Originally published in Corporate INTL, July 2009

Guernsey has always benefited from a flexible and user-friendly investment fund regime. As a result of this regime, the value of Guernsey's funds under management and administration grew by £22.2 billion in 2008 to a total of £200.4 billion, an increase of 12.5%. Recent regulatory changes have enhanced Guernsey's position as a jurisdiction in which to establish offshore funds and the island continues to balance the demands of the current competitive market with the need for a robust regulatory framework. With the expected thawing of economic challenges Guernsey is well placed to attract increased fund activity.

The New Rules

On 29 October 2008, amendments to the Protection of Investors (Bailiwick of Guernsey) Law,1987 came into effect and the Guernsey Financial Services Commission published new accompanying guidance rules on 15 December 2008.

The new regime now regulates both open-ended and closed-ended funds, and has repealed parts of the Control of Borrowing (Bailiwick of Guernsey) Ordinances. Open-ended and closed-ended funds are now classified as either Authorised Funds or Registered Funds, both of which are treated by the GFSC as regulated products, albeit subject to different notification regimes and levels of supervision.

Authorised Funds are subject to a greater level of GFSC supervision than Registered Funds, although disclosure requirements are similar to the previous COBO regime. Registered Funds are not subject to many immediate notifications, although notification of all material matters is required to be provided to the GFSC on an annual basis. The application process for new Registered Funds has the advantage of a three day fast track approval process.

Existing closed-ended funds are now deemed to be Authorised Funds unless an election to be treated as Registered Funds was made on or before 30 April 2009. Open-ended funds will continue to be governed by the Class A, Class B and Class Q Rules. However, under the new regime the GFSC continues its flexible approach and has the ability to grant derogations in respect of certain rules if satisfied that these are in the interests of investors.

As part of the recent regulatory changes, the GFSC has introduced a fast track licensing regime for management vehicles being established in connection with Registered Funds and Qualifying Investor Funds. This development means that the overall fund establishment process should not be delayed by the sometimes lengthier licensing process that would otherwise apply.

The QIF Regime

The Qualifying Investor Fund (QIF) Regime continues to apply to closed-ended and open-ended funds for those seeking an expedited approval process. The GFSC may grant QIF approval within three working days provided a licensed Guernsey applicant has certified that:

  • the fund is restricted to qualified investors;
  • promoter and associated parties are fit and proper; and
  • they are satisfied with the economic rationale and disclosure of risks in the prospectus.

Choice of Vehicle

The new regime does not affect the range of fund vehicles that can be established. These include:

  • limited liability companies;
  • protected cell companies;
  • incorporated cell companies;
  • unit trusts; and
  • limited partnerships.

Companies Law

Recent reforms in Guernsey introduced the new Companies (Guernsey) Law 2008. The new law, which came into effect on 1 July 2008, includes changes to the Guernsey Registry and company formation procedures. Guernsey companies can now be established using an on-line facility possibly within 24 hours, 2 hours or 15 minutes. The GFSC's prior approval for incorporation is no longer necessary and fund vehicles can therefore be incorporated in advance of launch.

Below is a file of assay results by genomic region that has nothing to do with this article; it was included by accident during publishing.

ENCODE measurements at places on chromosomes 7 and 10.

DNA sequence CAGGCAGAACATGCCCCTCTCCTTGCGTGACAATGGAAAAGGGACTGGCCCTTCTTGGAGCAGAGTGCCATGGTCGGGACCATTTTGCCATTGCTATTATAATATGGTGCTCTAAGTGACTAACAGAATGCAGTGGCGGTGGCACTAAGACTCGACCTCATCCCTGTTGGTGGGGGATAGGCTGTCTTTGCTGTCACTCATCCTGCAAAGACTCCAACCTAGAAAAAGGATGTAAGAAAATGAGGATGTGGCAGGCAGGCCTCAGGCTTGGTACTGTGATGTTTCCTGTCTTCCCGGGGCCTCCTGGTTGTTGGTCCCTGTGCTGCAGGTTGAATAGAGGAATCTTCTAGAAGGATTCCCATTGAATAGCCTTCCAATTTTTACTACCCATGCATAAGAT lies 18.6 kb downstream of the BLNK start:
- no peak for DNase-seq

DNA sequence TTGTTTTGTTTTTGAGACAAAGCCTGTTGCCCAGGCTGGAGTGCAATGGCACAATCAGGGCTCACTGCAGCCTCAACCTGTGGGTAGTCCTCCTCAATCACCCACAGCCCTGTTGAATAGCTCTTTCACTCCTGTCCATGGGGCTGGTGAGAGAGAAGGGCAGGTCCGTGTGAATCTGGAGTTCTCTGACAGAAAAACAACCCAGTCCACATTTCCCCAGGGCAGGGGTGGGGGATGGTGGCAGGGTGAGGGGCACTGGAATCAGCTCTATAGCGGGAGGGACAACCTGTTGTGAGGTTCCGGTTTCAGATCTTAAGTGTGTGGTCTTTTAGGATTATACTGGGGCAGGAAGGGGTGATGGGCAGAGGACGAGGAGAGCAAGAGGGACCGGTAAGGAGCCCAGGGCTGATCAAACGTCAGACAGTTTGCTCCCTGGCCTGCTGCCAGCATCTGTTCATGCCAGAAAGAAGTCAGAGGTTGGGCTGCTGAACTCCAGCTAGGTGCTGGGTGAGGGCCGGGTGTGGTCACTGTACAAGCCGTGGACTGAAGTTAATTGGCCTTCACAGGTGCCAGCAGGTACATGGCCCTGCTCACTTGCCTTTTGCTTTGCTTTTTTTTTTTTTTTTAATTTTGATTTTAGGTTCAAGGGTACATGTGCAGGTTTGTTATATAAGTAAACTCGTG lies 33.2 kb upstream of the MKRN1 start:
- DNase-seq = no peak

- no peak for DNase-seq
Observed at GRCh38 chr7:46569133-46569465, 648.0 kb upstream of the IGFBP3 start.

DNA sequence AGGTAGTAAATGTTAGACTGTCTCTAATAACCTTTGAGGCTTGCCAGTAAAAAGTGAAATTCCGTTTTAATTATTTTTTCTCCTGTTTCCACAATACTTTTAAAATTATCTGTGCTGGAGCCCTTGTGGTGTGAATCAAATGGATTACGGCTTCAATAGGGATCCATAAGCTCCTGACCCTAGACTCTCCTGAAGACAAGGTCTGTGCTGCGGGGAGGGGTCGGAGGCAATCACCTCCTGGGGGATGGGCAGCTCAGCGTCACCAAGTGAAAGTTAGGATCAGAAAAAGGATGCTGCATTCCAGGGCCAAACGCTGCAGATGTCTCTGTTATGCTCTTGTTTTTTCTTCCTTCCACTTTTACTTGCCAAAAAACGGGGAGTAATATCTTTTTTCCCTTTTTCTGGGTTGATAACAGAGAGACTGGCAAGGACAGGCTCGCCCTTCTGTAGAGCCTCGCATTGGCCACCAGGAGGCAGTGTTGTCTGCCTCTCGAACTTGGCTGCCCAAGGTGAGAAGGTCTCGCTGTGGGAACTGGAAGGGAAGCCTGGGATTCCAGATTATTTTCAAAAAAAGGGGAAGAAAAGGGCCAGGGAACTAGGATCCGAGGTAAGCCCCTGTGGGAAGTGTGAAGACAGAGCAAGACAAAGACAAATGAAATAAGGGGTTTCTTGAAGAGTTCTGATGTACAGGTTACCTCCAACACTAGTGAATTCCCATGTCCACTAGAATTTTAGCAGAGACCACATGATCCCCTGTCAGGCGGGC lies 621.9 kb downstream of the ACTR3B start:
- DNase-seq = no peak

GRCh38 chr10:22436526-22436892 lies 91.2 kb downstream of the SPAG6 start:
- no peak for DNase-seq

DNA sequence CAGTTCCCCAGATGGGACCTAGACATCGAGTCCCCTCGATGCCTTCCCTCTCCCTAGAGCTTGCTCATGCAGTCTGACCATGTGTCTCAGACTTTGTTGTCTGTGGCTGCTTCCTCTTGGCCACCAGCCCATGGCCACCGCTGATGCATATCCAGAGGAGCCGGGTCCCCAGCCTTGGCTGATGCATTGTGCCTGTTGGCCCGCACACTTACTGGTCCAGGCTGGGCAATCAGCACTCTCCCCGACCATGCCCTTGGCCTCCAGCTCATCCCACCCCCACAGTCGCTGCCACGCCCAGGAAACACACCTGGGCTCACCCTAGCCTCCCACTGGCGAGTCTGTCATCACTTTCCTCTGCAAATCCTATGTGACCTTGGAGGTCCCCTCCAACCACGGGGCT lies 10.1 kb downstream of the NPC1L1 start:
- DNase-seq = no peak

Limited partnerships and unit trusts can also be quickly established, with new limited partnerships requiring registration with the Guernsey Registry while unit trusts require simple execution of a trust instrument. It should be noted however, that this does not override the requirement to obtain GFSC registration or authorisation in respect of the fund itself.

The new law also introduced improvements to the legal framework which has helped create a more flexible environment for corporate funds to operate within. For example, companies may now pay dividends out of their reserves providing the directors are satisfied and able to certify that, immediately after payment, the company will satisfy the "solvency test". It is therefore no longer necessary for a company to have "profits available for the purpose" as was required under the old law.

Shari'ah Law

Guernsey attracts a number of Shari'ah compliant funds and trust structures, as local financial institutions become increasingly active in this developing market. Guernsey has suitably qualified and experienced lawyers and advisors who are able to assist with incorporating Islamic structures.


Recent regulatory changes continue to streamline Guernsey's fund regime, sharpening Guernsey's competitive edge whilst maintaining a robust regulatory framework. The range of structures available, local expertise, increased flexibility and competitive regulatory timeframes cater for the demands of the current competitive market and should ensure Guernsey remains well regarded as a jurisdiction for the establishment of investment funds.

For more information about Guernsey's finance industry please visit www.guernseyfinance.com.

The content of this article is intended to provide a general guide to the subject matter. Specialist advice should be sought about your specific circumstances.